Beef farmers have a huge opportunity on their hands to improve returns and reduce costs in the post CAP reform era, by reducing the time taken to finish Continental-cross stock.
According to the latest EBLEX analysis of 2005 BCMS slaughter figures, the average slaughter age for young bulls and steers is 619 days, compared to 623 days in 2004.
This suggests little change in the large proportion of stock being slaughtered at more than two years old, explains MLC economist Duncan Sinclair.
“Although some animals slaughtered up to May last year could have still been subject to BSP slaughter retention periods for the old subsidy system, this proves there are great opportunities to reduce time taken to slaughter.”
Furthermore, Mr Sinclair says analysis of commercial Continental-cross steer and heifer slaughter performance data revealed no worthwhile increases in average carcass weight beyond 23-24 months of age.
“There certainly isn’t enough to pay for the average £1 a day costs recorded in extensive beef finishing systems in 2004/05.
“And as well as increasing risk of over-fatness and overweight penalties, older stock have generally poorer conformation than younger, faster grown cattle.”
MLC beef and sheep manager Duncan Pullar says it’s all about setting targets, as there is huge scope to reduce finishing periods by as much as four months in some instances.
“For farmers buying in heavy stores for a quick finish there is little they can do.
But anyone taking bucket reared or suckled calves through to finishing should be concentrating on target growth rates of at least 0.8kg a day.”
And monitoring growth rates against these set targets is vital, adds Dr Pullar.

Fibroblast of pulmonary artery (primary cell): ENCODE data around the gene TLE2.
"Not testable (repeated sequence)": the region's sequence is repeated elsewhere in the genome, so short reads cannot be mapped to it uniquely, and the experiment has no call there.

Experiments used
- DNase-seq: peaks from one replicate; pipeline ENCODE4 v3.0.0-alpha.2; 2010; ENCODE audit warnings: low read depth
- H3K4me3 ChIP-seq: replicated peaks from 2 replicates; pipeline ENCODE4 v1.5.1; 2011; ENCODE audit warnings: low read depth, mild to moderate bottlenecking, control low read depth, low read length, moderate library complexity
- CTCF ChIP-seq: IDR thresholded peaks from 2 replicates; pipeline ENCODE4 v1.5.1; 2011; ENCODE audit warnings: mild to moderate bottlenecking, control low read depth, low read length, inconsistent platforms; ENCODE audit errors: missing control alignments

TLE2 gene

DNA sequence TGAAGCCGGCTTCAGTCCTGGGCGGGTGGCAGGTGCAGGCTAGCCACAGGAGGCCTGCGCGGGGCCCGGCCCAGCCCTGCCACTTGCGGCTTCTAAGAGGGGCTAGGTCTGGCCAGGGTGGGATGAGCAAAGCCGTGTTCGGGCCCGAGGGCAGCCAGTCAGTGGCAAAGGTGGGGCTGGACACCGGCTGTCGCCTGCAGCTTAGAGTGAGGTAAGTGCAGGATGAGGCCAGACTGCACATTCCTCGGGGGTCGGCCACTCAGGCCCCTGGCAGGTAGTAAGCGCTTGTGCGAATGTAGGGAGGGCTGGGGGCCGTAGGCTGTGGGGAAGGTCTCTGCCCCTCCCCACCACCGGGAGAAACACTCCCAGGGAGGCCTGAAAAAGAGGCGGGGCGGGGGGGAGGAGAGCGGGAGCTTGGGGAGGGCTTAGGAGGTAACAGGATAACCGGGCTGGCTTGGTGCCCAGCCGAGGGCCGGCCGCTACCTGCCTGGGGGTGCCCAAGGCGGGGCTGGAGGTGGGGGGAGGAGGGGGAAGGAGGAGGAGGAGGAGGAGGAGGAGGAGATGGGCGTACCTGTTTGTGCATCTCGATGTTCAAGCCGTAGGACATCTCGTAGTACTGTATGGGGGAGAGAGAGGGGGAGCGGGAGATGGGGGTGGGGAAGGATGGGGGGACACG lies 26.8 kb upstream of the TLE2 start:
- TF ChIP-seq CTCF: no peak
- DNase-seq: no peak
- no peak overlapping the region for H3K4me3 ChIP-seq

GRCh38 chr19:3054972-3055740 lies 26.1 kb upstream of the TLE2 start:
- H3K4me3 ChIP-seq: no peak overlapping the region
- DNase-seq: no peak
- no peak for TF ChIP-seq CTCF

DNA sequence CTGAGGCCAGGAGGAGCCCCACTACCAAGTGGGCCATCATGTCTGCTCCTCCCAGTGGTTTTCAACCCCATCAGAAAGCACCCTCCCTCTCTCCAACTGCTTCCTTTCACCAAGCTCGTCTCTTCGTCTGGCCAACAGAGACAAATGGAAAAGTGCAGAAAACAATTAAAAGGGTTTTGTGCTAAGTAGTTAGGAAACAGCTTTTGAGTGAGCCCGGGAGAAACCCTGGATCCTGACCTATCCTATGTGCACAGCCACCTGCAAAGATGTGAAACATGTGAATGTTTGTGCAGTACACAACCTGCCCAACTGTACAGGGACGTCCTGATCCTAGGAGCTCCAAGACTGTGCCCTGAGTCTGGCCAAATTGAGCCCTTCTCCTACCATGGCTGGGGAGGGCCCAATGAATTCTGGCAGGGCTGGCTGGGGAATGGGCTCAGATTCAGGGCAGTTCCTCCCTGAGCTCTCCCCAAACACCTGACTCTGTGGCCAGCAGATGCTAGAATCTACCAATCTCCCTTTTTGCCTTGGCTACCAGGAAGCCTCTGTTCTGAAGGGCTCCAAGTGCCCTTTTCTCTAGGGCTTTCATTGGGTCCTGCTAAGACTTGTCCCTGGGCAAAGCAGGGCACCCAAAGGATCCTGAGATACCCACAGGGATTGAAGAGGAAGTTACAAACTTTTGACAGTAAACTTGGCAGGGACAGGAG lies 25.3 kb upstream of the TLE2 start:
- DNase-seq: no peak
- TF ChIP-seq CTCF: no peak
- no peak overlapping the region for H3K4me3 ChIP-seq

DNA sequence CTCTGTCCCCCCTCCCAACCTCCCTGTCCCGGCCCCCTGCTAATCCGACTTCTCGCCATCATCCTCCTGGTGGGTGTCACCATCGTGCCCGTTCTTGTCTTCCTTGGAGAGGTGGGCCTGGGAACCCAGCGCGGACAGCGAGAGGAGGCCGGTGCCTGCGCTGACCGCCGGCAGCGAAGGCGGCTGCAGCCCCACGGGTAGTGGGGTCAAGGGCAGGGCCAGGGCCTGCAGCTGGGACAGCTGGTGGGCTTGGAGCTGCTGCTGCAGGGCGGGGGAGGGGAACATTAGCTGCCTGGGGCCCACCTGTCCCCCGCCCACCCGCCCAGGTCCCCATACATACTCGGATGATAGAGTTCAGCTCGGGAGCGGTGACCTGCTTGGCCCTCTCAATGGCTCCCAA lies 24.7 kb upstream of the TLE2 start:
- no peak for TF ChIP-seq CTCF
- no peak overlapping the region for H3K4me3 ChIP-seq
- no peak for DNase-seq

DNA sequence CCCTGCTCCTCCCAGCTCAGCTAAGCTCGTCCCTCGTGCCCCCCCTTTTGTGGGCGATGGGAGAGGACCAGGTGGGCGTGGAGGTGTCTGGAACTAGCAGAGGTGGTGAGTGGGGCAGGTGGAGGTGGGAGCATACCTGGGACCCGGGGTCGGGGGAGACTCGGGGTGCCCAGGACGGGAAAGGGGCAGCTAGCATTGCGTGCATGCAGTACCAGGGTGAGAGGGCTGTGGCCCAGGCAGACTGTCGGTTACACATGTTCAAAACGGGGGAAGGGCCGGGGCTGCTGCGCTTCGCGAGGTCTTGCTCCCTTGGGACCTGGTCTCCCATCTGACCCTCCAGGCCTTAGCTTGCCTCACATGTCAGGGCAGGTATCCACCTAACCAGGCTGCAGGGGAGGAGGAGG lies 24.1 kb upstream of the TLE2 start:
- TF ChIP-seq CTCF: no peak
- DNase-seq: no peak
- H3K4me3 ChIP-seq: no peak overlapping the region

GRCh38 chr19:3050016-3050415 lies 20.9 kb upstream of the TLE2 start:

“This involves weighing cattle at turnout, mid grazing, yarding and every two months during the finishing period.”
South west-based JGW Thomas’ beef specialist Lachie Maclachlan says finishers looking to reduce finishing periods should start by analysing forages and looking at what they are buying in to supplement them.
“The biggest learning curve for some is to use starch as a finishing base for the diet rather than protein.”
But he warns that using cheap by-products such as maize gluten won’t be satisfactory for target growth rates, as starch has been extracted.
Where forage or grazed grass quality is concerned, he advises following a regular reseeding programme of five to seven years to maximise quality.
“Dairy producers are all too familiar with metabolisable energy values of 10.5 and above and protein values of 12-13%, so it’s about time beef finishers were too.
Even the best concentrates aren’t enough to complement poor quality forage,” he adds.
With potential to save up to £30 a month, as well as earn valuable extra carcass returns, EBLEX advises producers that faster finishing will also offer opportunities to improve cash flow while spreading fixed costs over a larger number of animals.
Turn around times will be quicker, therefore, increasing the amount of beef produced in a year.